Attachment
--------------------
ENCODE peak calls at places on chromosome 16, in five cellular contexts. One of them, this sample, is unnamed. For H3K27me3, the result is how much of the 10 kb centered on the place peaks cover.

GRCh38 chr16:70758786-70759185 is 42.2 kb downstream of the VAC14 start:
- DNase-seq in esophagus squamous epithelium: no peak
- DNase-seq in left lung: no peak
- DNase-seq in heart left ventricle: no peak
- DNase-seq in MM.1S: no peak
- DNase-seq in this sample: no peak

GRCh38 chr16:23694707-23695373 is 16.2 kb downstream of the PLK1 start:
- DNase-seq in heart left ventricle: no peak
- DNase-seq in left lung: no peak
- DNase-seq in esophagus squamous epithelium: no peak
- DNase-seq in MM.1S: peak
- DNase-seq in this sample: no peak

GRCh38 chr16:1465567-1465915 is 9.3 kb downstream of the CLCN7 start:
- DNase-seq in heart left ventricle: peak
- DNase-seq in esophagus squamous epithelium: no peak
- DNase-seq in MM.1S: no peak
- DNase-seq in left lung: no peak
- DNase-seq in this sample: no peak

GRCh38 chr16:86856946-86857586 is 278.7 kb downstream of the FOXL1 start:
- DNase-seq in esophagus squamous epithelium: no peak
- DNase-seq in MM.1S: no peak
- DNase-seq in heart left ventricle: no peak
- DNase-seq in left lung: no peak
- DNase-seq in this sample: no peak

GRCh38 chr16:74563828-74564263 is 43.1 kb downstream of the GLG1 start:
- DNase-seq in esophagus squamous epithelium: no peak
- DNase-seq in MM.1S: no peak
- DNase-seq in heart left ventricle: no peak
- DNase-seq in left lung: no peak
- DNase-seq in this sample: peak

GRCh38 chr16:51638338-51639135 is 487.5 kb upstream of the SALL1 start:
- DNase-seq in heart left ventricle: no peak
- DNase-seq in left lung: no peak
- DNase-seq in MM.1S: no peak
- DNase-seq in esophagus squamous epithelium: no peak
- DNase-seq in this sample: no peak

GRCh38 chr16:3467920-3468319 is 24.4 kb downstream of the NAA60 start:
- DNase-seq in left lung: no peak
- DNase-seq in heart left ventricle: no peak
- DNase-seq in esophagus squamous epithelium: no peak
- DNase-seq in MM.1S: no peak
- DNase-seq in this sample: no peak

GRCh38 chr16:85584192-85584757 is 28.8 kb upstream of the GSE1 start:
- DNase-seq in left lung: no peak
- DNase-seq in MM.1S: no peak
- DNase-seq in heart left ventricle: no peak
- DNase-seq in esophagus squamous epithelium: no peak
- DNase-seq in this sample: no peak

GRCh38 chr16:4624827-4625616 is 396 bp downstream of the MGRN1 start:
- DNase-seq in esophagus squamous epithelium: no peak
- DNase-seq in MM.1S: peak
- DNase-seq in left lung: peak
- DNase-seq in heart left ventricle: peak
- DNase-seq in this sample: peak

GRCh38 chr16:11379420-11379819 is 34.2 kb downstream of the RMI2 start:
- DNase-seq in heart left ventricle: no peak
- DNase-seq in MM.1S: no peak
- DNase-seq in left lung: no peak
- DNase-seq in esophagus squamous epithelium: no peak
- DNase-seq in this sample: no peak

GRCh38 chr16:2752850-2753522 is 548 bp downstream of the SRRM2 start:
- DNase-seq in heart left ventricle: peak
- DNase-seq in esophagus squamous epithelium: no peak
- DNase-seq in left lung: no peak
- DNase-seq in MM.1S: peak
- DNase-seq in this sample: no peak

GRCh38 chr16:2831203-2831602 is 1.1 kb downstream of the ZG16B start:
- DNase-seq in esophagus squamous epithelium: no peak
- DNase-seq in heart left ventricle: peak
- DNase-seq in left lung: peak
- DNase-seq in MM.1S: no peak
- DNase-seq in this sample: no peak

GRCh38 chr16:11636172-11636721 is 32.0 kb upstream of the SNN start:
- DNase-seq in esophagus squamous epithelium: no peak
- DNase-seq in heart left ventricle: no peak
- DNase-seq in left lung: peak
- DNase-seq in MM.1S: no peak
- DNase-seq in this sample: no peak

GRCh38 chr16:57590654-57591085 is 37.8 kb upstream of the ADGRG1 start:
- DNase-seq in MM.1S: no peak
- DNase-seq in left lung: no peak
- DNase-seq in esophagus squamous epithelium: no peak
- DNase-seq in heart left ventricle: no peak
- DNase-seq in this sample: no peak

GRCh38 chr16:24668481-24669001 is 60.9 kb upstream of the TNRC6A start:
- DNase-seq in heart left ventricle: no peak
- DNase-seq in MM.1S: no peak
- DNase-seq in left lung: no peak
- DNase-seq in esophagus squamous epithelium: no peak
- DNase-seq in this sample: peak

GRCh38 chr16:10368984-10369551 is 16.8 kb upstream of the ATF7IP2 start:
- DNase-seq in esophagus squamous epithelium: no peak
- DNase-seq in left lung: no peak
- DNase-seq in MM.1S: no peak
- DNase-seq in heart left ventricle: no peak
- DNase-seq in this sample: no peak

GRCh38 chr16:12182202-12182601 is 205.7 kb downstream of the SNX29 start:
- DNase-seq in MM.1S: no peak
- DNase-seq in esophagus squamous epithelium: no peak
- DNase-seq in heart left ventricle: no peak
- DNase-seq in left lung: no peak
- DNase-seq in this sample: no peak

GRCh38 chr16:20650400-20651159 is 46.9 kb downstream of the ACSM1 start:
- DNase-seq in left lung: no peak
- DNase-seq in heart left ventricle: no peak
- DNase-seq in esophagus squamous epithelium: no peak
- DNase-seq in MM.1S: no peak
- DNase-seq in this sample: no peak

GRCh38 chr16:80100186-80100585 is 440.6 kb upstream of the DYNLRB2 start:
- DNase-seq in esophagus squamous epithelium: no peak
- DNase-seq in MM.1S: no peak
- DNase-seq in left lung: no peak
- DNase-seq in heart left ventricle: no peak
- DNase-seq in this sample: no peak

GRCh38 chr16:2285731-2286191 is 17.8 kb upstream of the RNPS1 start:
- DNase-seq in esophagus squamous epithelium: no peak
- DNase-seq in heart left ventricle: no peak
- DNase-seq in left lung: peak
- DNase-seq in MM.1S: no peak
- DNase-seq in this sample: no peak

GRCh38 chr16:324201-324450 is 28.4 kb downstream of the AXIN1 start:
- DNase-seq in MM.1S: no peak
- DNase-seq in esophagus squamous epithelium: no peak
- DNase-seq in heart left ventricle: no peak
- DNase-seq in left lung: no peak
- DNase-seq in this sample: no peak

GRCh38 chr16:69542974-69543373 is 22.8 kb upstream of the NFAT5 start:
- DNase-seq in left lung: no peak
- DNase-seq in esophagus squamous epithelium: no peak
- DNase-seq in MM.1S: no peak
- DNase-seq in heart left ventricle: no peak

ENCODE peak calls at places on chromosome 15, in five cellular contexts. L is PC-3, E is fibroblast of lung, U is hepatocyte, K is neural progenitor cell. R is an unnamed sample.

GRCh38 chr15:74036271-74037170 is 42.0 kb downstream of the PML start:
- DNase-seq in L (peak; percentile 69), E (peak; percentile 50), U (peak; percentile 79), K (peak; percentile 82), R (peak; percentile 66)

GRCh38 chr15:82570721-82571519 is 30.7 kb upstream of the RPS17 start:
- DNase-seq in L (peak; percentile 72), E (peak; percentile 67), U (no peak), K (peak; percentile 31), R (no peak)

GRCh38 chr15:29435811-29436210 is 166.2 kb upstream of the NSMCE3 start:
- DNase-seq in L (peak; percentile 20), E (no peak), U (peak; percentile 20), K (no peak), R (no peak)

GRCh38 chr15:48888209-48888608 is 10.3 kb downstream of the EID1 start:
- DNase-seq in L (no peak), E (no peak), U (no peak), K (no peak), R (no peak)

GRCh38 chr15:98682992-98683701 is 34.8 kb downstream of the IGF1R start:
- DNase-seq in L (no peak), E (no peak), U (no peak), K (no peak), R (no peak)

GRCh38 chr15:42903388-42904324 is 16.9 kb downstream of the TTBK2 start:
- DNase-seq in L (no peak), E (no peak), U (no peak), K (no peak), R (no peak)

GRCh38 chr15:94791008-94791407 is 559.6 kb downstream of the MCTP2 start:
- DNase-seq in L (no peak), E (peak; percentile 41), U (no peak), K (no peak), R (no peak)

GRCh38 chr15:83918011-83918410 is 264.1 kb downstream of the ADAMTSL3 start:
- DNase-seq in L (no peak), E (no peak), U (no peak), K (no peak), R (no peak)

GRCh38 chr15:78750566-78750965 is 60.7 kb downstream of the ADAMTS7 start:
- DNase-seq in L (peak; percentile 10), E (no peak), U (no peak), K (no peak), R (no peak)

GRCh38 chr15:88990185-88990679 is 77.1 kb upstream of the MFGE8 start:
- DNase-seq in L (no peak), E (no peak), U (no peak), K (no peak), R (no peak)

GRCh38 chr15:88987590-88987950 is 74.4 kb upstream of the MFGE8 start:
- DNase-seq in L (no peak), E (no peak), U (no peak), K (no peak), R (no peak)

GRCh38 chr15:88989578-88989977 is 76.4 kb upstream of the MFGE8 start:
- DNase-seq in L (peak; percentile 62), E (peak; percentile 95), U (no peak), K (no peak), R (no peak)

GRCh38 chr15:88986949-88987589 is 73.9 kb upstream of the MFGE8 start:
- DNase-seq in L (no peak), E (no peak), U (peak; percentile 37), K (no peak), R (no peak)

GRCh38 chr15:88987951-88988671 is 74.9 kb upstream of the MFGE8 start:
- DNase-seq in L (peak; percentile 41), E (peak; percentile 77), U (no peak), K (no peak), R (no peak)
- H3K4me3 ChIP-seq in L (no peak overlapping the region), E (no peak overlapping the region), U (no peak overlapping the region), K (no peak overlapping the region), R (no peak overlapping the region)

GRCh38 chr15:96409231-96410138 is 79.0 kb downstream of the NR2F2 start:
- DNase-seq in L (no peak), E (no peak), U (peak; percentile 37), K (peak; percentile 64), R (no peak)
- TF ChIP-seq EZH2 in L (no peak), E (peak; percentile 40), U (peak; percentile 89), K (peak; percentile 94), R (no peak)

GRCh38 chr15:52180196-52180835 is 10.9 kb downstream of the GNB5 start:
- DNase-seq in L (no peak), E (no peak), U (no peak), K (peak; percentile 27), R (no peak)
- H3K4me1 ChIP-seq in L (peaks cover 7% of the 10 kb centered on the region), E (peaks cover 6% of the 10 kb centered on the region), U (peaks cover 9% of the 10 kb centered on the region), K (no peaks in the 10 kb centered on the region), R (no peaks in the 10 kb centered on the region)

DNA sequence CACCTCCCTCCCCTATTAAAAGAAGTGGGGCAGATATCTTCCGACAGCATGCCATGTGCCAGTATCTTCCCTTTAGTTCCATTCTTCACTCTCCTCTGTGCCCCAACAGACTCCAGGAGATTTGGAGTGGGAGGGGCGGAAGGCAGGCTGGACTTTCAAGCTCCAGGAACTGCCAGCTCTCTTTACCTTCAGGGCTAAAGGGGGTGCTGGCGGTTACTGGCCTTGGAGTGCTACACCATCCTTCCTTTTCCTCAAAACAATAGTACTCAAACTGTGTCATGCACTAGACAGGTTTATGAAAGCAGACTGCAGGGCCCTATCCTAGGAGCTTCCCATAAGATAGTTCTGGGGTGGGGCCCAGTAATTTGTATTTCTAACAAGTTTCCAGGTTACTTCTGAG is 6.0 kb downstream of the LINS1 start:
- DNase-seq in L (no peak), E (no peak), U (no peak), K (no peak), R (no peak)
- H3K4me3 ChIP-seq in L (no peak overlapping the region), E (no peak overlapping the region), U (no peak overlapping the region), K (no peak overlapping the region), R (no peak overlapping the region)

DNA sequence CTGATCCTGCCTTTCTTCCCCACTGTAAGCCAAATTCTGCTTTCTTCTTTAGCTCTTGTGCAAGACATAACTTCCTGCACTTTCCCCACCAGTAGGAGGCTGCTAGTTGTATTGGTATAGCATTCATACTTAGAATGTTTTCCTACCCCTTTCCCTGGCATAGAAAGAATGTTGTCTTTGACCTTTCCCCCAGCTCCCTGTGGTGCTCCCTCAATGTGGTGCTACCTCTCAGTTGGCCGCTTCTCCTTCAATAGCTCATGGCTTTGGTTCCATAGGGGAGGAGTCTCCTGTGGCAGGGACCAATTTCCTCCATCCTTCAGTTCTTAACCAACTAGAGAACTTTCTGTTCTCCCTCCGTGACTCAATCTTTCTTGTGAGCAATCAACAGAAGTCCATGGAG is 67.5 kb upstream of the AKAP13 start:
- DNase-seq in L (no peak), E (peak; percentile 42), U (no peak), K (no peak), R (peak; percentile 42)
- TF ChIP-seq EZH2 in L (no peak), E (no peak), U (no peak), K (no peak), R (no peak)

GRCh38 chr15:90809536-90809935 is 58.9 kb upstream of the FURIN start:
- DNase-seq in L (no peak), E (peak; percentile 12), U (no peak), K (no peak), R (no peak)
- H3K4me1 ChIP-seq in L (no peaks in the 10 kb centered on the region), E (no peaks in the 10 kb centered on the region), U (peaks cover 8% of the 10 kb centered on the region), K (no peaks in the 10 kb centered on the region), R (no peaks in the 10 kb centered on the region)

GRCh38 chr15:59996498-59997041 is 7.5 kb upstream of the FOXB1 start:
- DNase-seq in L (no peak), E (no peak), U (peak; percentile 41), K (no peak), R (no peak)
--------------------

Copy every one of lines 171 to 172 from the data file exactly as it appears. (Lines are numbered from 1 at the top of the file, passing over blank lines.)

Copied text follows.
- H3K4me3 ChIP-seq in L (no peak overlapping the region), E (no peak overlapping the region), U (no peak overlapping the region), K (no peak overlapping the region), R (no peak overlapping the region)

DNA sequence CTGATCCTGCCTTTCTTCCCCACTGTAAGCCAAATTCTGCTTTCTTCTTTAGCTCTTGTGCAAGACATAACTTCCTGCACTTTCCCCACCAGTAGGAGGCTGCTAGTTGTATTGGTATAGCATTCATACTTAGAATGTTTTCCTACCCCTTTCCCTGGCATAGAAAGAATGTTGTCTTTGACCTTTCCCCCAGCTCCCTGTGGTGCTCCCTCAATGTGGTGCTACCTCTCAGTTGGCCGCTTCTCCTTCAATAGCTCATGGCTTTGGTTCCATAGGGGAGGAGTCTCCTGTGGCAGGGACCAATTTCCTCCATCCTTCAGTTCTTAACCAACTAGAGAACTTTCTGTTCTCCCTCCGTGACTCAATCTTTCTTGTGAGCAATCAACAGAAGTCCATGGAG is 67.5 kb upstream of the AKAP13 start: